NBC Entertainment honcho Bob Greenblatt came to the Television Critics Assn. press tour armed with stats that indicate NBC’s progress during the past season.

But when pressed by reporters Greenblatt was quick to express frustration at the lack of respect given to broadcast fare creatively vis a vis cable competition. He cited the lack of Emmy nominations traction for NBC’s family drama “Parenthood” as a prime example. The show was high on many critics lists of undeserved snubs in this year’s Emmy derby.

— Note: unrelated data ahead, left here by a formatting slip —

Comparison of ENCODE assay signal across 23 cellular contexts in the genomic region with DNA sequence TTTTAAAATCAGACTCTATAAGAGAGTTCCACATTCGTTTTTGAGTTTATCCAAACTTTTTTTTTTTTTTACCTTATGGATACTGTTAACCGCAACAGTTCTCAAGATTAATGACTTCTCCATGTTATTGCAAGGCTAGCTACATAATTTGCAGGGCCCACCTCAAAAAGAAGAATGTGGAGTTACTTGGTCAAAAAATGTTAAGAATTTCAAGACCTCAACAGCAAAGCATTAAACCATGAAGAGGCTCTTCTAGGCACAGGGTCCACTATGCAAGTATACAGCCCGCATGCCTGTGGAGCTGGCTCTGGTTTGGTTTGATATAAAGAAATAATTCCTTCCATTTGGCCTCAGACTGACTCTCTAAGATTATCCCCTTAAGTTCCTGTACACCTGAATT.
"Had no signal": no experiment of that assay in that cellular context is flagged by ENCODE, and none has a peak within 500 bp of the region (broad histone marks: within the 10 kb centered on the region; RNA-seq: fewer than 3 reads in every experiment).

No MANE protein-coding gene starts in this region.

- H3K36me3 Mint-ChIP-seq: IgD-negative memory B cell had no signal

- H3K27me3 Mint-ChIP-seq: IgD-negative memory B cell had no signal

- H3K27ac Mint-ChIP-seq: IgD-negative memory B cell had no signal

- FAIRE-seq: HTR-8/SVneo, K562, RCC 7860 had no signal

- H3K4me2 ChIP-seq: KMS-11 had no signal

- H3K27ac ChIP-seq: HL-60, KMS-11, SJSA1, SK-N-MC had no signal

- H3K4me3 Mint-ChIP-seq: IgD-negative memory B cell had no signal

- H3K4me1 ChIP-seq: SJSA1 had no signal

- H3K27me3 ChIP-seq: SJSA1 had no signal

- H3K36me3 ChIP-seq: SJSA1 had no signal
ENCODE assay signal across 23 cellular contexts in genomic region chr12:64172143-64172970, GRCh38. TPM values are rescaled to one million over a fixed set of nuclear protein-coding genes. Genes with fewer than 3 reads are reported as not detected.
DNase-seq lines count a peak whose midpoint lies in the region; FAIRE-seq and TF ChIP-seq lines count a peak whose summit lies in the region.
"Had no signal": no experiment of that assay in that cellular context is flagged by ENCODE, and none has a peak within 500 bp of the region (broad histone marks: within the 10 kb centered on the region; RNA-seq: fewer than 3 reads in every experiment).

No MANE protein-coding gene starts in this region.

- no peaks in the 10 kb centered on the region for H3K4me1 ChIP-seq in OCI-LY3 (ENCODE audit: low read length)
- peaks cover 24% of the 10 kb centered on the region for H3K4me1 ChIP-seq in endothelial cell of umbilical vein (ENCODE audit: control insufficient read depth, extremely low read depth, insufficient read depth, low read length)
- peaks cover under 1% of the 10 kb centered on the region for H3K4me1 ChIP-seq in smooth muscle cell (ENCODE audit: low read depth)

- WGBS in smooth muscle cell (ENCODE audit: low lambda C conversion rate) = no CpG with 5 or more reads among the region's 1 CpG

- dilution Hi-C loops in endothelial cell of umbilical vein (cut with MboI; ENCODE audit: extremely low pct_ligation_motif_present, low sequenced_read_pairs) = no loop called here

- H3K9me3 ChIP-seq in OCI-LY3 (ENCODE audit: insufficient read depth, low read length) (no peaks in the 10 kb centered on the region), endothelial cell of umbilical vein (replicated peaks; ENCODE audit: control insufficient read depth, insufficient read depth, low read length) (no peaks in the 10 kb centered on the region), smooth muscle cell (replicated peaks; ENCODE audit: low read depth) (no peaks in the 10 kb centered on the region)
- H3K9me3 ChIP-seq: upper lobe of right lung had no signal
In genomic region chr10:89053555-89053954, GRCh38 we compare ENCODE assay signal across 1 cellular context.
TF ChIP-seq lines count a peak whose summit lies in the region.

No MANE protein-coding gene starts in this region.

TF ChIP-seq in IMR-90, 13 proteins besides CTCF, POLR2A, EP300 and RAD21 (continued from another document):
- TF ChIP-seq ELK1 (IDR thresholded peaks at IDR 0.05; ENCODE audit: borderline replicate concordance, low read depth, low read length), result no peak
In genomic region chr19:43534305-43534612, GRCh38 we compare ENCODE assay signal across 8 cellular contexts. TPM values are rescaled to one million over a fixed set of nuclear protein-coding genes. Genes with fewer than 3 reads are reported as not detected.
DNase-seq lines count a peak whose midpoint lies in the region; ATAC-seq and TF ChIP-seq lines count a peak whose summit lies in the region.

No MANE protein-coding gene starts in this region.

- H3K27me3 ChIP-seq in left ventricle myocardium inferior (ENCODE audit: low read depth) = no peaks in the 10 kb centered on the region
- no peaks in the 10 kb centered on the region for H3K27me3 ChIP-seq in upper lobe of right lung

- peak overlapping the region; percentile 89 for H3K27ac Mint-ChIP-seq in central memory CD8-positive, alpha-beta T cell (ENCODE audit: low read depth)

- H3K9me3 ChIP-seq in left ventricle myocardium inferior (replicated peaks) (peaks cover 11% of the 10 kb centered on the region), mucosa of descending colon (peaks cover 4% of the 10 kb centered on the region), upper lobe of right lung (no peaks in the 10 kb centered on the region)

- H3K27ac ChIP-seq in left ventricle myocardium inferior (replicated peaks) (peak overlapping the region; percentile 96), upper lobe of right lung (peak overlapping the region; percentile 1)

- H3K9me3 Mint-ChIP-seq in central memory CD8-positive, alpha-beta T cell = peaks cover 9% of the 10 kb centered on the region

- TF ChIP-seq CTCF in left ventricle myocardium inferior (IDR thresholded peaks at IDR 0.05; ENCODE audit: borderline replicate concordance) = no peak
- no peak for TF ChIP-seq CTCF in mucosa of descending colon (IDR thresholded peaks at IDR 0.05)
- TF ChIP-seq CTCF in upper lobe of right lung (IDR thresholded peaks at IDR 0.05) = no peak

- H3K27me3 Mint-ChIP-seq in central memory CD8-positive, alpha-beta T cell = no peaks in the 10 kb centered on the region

“The bastard child is now broadcast television,” Greenblatt said. “Our peers in the industry don’t look at the work we do – they look at the shiny new bulb in the cable world. Cable can do things we can’t do. It’s just a facto of life.”

Greenblatt recognized the irony of his comments given his previous incarnation as head of Showtime, where he made the pay TV outlet a player with edgy shows like “Dexter” and “Weeds.”

“I wish we could get more respect for the work we do,” Greenblatt said referring collectively to the broadcast nets.

He also noted the disparity between broadcasters that serve up far more new shows than most cable nets in a given year.

“If we could put on one show a year, trust me, it’d be the best show you ever saw,” he said.